Clearview AI Inc has trawled the internet and social media platforms to collect more than 20 billion images of people's faces / © AFP
Britain announced Monday it had fined US facial recognition company Clearview AI Inc more than £7.5 million ($9.4 million, 8.8 million euros) for amassing online images of people without their knowledge.
The UK's data watchdog also ordered the company to stop obtaining personal data of UK residents available on the internet and to delete the data of UK residents from its systems.
The action by the Information Commissioner's Office (ICO) follows a joint investigation with the Office of the Australian Information Commissioner.
Clearview AI Inc has a database of more than 20 billion images of people's faces culled from the internet and social media platforms without telling people how their information was being collected.
The company's customers -- including the police -- can then upload an image of a person to an app, which checks its database for a match.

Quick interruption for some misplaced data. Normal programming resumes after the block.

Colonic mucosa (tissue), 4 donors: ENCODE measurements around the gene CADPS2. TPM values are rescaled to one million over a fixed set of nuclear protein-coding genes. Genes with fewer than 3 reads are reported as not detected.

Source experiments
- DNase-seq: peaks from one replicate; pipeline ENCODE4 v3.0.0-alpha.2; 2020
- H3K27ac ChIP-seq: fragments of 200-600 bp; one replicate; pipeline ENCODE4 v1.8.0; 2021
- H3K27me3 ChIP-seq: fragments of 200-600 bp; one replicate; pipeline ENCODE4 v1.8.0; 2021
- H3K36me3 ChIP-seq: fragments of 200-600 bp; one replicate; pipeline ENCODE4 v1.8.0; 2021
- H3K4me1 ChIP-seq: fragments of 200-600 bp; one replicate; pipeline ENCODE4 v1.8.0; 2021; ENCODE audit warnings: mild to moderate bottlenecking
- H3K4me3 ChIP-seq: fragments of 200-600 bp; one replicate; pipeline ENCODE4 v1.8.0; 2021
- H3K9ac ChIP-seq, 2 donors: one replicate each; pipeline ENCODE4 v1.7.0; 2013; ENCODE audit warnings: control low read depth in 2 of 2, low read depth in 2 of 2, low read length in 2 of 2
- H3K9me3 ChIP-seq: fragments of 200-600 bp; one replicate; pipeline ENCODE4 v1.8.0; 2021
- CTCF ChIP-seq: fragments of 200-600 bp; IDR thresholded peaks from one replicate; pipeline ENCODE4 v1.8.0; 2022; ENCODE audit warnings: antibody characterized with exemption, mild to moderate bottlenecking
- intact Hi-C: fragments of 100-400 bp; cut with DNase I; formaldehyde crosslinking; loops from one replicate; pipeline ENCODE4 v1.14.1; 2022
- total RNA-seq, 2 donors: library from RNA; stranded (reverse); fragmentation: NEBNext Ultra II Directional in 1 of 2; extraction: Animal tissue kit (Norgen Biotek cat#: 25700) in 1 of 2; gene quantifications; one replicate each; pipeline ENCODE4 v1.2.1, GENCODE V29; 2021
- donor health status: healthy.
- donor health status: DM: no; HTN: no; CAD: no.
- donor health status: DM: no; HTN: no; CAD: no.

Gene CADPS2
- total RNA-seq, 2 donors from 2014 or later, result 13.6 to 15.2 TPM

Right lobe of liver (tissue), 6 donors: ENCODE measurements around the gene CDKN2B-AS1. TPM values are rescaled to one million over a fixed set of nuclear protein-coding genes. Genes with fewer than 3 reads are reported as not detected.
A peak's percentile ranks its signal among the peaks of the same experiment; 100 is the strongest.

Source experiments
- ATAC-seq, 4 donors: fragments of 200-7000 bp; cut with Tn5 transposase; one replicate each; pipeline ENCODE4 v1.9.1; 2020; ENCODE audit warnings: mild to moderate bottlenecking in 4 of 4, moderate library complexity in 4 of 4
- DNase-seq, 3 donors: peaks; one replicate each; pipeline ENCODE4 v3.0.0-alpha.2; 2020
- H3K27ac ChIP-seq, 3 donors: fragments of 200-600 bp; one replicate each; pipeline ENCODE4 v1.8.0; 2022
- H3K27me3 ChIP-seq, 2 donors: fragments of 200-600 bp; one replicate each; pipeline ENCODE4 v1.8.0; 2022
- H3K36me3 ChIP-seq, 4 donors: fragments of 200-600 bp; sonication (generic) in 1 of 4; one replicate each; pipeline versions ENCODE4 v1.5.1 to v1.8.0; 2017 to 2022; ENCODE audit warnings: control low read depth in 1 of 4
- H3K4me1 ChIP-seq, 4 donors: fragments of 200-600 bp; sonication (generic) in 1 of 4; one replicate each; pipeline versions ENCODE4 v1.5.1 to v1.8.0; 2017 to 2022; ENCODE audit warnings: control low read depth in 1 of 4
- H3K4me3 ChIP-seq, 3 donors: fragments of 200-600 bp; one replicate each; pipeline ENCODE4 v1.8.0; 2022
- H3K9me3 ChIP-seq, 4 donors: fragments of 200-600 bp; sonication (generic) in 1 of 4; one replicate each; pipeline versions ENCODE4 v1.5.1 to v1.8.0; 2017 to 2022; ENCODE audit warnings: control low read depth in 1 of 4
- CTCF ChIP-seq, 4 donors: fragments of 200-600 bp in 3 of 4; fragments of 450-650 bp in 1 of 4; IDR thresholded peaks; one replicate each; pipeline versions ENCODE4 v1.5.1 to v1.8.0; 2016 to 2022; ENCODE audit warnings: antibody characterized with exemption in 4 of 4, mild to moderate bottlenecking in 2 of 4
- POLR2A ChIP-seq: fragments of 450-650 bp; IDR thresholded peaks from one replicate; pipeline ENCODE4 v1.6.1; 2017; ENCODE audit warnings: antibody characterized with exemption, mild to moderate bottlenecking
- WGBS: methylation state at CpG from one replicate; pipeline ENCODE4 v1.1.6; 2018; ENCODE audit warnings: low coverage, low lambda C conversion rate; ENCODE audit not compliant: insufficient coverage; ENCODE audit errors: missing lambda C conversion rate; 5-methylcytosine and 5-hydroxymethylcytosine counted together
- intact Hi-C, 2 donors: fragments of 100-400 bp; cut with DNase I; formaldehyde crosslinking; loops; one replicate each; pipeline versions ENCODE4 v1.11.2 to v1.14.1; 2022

"Clearview AI Inc has collected multiple images of people all over the world, including in the UK, from a variety of websites and social media platforms, creating a database with more than 20 billion images," said UK Information Commissioner John Edwards.
"The company not only enables identification of those people, but effectively monitors their behaviour and offers it as a commercial service. That is unacceptable."
The ICO found that Clearview AI Inc breached UK data protection laws by failing to use the information of people in Britain in a "fair and transparent" way and for failing to prevent the data being retained indefinitely.
Earlier this month Clearview AI agreed to limit access to its controversial facial recognition database in the United States, settling a lawsuit filed by privacy advocates, according to a court filing.